|Enewsletter • April 27, 2005|
Notes from Vegan Outreach
In early April, Vegan Outreach passed a quarter-million booklets sent to activists so far in 2005. Also earlier this month, the Adopt a College program passed 250,000 booklets handed to students!
At right, Melissa Gates leaflets at the University of Vermont; photo by Jon Camp.
Attention: Germany and Michigan
Matt Ball and Anne Green will be in Germany (Frankfurt, Berlin, Freiburg, Goettingen, Heidelberg, Prien, and Munich) the second half of June, and in Michigan (passing through Northern Ohio) at several points this summer. If you would like to try to have one or both of them speak in these areas, send an email.
Product of the Week: Big Franks
Jean Bettanny writes: "I just discovered Loma Linda Big Franks (they are canned). Tasted a sample at Vegfest in Seattle and found them to be delicious! Can't find them locally so searched the web and now mail order them from Andysmarket.com."
Send your nominees for Product of the Week to email@example.com
Notes from All Over
From Protecting Animals, USA.
For those who don't trust vegan "propaganda."
Peter Singer in Time's "100 Most Influential People"
excerpts from article by Arthur Caplan
"I remember the first time I met Peter Singer. It was in 1974.... His seminal book, Animal Liberation, appeared a year later. It laid out a careful argument for giving moral standing to animals on the basis of their capacity to suffer. It galvanized movements around the world to restrict animal research and abolish factory farming.
"It is easy to demonize Singer, 58, since his theory points toward conclusions that some find morally repugnant.... Those who scorn his views can rarely produce an argument about why he is wrong-they simply don't like his conclusions. But ethics is all about arguments, not moral pronouncements. I don't always agree with Peter. But he is a man whose reasoning merits consideration by everyone. There are few philosophers, living or dead, about whom that can be said."
Notes from Our Members
I found a Why Vegan
that had been left
outside of one of my classes. Our
lives were instantly and forever
changed, for the better. My husband,
mother, and I -- all now former
meat-eaters -- could never thank
you enough -- or the anonymous person
who left the Why Vegan.
For any brochures that are tossed
aside, we are examples that some
make life-changing impacts.
am writing to thank Jack
Norris and let him know how much
and his articles on there have helped
me and my girlfriend stay
healthy vegans. After coming
across your site in search of vegan
information based on science, I
have made many changes in my diet
for the better, especially concerning
I was fed misinformation about B12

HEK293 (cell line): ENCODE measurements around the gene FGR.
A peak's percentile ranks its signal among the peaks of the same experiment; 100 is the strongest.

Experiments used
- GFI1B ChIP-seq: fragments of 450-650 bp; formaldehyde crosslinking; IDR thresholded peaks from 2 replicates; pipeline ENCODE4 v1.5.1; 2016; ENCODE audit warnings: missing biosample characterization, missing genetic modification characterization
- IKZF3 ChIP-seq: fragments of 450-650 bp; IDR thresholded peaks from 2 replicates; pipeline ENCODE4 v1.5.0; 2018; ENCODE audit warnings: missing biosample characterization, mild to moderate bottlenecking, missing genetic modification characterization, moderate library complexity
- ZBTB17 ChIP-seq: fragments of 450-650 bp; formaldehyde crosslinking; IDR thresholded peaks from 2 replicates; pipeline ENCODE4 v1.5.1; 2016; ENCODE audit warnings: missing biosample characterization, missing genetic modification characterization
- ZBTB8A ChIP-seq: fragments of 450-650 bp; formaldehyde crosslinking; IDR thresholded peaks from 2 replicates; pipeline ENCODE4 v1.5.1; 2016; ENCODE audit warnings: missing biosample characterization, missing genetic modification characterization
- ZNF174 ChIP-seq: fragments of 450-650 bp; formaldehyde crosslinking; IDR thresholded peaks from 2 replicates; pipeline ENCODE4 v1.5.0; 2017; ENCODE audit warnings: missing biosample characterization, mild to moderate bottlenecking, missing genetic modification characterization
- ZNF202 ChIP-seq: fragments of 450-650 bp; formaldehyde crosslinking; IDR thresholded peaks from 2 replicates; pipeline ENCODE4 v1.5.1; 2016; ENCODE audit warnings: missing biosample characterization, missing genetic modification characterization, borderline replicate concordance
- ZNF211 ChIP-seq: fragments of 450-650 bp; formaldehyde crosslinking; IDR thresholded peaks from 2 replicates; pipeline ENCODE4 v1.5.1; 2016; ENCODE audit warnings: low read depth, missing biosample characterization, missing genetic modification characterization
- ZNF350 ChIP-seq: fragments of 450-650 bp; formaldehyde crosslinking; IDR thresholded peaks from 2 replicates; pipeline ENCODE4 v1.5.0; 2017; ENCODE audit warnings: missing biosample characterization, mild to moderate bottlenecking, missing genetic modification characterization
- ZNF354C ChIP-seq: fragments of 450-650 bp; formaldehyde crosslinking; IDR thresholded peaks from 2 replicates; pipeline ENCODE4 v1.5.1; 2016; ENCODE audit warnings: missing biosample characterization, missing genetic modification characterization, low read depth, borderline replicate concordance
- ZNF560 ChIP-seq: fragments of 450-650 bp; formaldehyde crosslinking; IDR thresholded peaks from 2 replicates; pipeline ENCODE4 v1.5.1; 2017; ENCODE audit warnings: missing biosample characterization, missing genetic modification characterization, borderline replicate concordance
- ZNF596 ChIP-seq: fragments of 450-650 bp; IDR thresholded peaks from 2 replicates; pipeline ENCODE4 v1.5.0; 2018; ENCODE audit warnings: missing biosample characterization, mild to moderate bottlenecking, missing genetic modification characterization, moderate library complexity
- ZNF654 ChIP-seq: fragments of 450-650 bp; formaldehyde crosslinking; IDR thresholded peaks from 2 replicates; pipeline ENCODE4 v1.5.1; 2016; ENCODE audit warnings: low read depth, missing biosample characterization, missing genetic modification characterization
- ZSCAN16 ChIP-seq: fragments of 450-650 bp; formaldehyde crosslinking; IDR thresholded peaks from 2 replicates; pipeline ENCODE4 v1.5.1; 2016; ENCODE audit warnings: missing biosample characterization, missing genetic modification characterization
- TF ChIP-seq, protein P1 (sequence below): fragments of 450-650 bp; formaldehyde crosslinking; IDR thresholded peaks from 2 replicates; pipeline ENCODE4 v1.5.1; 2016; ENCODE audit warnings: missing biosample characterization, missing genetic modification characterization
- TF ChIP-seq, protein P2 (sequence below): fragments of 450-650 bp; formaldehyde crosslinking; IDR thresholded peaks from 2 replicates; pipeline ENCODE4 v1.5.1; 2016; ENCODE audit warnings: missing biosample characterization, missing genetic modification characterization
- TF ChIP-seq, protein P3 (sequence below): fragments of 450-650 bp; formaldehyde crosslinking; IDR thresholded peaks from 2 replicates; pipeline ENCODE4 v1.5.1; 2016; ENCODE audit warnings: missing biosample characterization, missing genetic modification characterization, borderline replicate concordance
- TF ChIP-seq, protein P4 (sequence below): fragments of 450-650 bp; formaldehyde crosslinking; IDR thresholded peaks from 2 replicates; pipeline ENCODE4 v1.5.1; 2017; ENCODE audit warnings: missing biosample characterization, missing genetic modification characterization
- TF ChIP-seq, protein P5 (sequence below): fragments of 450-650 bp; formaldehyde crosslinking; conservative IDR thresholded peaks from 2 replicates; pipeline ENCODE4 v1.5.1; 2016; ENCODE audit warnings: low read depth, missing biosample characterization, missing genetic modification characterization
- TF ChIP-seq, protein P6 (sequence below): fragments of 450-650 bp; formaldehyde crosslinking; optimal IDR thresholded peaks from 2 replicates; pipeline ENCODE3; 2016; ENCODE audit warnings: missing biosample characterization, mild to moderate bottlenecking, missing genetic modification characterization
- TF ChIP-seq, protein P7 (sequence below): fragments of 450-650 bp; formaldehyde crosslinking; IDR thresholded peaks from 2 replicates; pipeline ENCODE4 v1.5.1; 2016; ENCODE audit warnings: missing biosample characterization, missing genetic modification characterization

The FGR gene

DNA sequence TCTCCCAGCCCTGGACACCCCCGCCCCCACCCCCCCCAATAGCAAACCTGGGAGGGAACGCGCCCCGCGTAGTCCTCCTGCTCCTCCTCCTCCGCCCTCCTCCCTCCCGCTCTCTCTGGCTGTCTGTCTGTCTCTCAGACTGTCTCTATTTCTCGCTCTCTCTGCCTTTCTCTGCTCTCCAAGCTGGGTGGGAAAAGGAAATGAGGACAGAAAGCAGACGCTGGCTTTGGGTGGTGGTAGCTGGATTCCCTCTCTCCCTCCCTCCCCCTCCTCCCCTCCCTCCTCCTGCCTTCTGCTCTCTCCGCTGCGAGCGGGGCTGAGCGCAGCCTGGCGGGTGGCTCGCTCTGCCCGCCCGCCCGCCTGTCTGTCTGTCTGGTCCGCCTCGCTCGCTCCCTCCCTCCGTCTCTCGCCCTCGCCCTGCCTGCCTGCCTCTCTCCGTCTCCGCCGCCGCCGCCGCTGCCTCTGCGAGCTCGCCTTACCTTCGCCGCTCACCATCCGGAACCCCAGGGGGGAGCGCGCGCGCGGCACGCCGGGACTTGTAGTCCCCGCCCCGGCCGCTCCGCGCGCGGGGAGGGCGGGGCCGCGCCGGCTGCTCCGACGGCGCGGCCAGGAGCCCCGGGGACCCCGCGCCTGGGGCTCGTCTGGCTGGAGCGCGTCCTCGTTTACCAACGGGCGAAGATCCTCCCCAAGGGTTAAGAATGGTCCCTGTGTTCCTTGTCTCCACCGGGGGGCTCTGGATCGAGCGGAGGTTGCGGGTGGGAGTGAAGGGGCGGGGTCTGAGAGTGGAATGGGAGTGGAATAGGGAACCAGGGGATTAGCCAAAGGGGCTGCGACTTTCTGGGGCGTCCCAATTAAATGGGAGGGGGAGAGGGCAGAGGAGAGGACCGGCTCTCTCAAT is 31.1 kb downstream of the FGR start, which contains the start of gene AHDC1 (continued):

and veganism by many books I read
on the subject, telling me my body's
stockpiles would last for years
and years. After following the recommendations
in your articles, I now feel more
confident in my vegan health. I
am so grateful someone out there
is dedicated to educating vegans
on how to properly stay healthy
to the best of the scientific community's
knowledge. I want you to know that
I greatly appreciate your efforts
and hold you in the highest regard.
Your efforts in this area are noble,
affecting people such as myself
in the most positive way, and people
like me do appreciate what you do.
I spoke to two economic
classes at Bowie State this week.
I started both of them off by showing
Meet Your Meat, and then
focused on how our personal actions
are supporting these cruelties,
environmental degradation, etc.
I also talked about the economic
trends in the industry and how they
are exacerbating the problems. Many
people were overwhelmed by the issues.
When I explained to them it is not
a purity test and each time we incorporate
veg meals in our diet it is a positive
step, they were almost relieved.
I think by breaking it down into
simple steps, it helped them envision
that they can be part of the solution.
Many people told me they are going
to try to reduce their animal consumption.
I got a lot of good feedback and
everyone was glad that I came.
recently went with
a friend to OohMahNee, a nearby
farm sanctuary, and he told me soon
afterwards that he would make a
compromise: he was going to stop
eating meat except for dinner. He
thought I'd think the idea was horrible,
but I told him it was a great step
in the right direction and gave
him a copy of Even If You Like
Meat. This week he came to
me and said he's giving up meat
completely except for Philly cheesesteaks
when he's in Philadelphia. He's
very rarely in Philly and I bet
he won't even go near those by the
time he gets there. EIYLM
works wonders as a tactic for luring
people in and getting them to realize
just how easy it is to integrate
veg foods into their diets.